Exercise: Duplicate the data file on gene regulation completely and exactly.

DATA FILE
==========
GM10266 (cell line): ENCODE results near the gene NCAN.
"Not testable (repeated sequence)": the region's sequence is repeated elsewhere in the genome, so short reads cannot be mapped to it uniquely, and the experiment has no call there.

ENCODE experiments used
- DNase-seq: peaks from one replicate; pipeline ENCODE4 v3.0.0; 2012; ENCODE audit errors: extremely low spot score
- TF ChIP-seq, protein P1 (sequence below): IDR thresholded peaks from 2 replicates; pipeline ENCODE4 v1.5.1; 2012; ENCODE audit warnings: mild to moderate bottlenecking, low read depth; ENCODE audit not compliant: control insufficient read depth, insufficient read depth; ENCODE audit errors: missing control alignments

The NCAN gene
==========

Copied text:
GM10266 (cell line): ENCODE results near the gene NCAN.
"Not testable (repeated sequence)": the region's sequence is repeated elsewhere in the genome, so short reads cannot be mapped to it uniquely, and the experiment has no call there.

ENCODE experiments used
- DNase-seq: peaks from one replicate; pipeline ENCODE4 v3.0.0; 2012; ENCODE audit errors: extremely low spot score
- TF ChIP-seq, protein P1 (sequence below): IDR thresholded peaks from 2 replicates; pipeline ENCODE4 v1.5.1; 2012; ENCODE audit warnings: mild to moderate bottlenecking, low read depth; ENCODE audit not compliant: control insufficient read depth, insufficient read depth; ENCODE audit errors: missing control alignments

The NCAN gene